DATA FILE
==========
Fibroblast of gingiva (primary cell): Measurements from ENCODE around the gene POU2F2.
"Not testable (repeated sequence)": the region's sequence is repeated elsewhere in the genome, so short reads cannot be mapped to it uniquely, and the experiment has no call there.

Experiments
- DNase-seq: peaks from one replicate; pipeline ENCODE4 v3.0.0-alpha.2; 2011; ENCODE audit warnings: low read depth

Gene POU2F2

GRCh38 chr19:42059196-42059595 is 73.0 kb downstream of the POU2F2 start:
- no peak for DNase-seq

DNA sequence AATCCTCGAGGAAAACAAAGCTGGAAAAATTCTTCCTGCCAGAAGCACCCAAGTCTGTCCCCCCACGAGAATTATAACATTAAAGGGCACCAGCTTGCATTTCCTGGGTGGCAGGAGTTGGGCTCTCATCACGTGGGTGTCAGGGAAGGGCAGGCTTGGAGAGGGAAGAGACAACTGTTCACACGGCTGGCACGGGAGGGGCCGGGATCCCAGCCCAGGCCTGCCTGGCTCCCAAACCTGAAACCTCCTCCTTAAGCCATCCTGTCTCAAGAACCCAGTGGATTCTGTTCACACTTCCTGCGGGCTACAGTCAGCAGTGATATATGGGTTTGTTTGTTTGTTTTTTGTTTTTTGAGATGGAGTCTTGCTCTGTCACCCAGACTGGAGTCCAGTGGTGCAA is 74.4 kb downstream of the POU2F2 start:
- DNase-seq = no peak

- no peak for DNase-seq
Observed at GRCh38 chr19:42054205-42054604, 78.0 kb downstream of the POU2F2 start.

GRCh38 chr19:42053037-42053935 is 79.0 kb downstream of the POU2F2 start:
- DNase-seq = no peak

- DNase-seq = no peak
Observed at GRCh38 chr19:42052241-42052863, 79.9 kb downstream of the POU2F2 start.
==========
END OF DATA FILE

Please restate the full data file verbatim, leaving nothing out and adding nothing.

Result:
Fibroblast of gingiva (primary cell): Measurements from ENCODE around the gene POU2F2.
"Not testable (repeated sequence)": the region's sequence is repeated elsewhere in the genome, so short reads cannot be mapped to it uniquely, and the experiment has no call there.

Experiments
- DNase-seq: peaks from one replicate; pipeline ENCODE4 v3.0.0-alpha.2; 2011; ENCODE audit warnings: low read depth

Gene POU2F2

GRCh38 chr19:42059196-42059595 is 73.0 kb downstream of the POU2F2 start:
- no peak for DNase-seq

DNA sequence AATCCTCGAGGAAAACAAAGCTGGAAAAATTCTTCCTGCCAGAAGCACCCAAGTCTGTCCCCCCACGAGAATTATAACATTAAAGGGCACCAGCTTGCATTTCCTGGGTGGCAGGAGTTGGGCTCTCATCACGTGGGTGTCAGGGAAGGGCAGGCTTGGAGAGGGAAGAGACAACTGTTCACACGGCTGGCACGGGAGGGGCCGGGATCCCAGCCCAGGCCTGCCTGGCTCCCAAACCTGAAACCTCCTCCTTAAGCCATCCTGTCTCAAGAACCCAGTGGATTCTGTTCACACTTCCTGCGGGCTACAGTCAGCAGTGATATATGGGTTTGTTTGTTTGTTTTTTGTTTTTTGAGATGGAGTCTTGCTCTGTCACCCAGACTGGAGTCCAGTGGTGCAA is 74.4 kb downstream of the POU2F2 start:
- DNase-seq = no peak

- no peak for DNase-seq
Observed at GRCh38 chr19:42054205-42054604, 78.0 kb downstream of the POU2F2 start.

GRCh38 chr19:42053037-42053935 is 79.0 kb downstream of the POU2F2 start:
- DNase-seq = no peak

- DNase-seq = no peak
Observed at GRCh38 chr19:42052241-42052863, 79.9 kb downstream of the POU2F2 start.